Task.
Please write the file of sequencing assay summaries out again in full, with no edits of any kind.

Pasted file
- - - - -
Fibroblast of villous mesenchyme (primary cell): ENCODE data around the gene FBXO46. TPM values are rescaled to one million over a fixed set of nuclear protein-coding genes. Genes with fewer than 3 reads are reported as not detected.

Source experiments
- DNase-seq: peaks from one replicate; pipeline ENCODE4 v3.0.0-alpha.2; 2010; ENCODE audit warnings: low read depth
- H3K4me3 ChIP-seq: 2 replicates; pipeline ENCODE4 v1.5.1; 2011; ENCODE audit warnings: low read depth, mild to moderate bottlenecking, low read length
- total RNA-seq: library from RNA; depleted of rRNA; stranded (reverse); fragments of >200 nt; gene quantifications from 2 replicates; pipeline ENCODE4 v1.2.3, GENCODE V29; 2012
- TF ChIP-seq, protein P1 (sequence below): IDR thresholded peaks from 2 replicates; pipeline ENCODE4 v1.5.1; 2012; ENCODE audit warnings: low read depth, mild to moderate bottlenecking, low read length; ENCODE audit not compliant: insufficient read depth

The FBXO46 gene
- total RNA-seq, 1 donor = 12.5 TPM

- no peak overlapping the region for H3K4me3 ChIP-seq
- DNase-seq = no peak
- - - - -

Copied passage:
Fibroblast of villous mesenchyme (primary cell): ENCODE data around the gene FBXO46. TPM values are rescaled to one million over a fixed set of nuclear protein-coding genes. Genes with fewer than 3 reads are reported as not detected.

Source experiments
- DNase-seq: peaks from one replicate; pipeline ENCODE4 v3.0.0-alpha.2; 2010; ENCODE audit warnings: low read depth
- H3K4me3 ChIP-seq: 2 replicates; pipeline ENCODE4 v1.5.1; 2011; ENCODE audit warnings: low read depth, mild to moderate bottlenecking, low read length
- total RNA-seq: library from RNA; depleted of rRNA; stranded (reverse); fragments of >200 nt; gene quantifications from 2 replicates; pipeline ENCODE4 v1.2.3, GENCODE V29; 2012
- TF ChIP-seq, protein P1 (sequence below): IDR thresholded peaks from 2 replicates; pipeline ENCODE4 v1.5.1; 2012; ENCODE audit warnings: low read depth, mild to moderate bottlenecking, low read length; ENCODE audit not compliant: insufficient read depth

The FBXO46 gene
- total RNA-seq, 1 donor = 12.5 TPM

- no peak overlapping the region for H3K4me3 ChIP-seq
- DNase-seq = no peak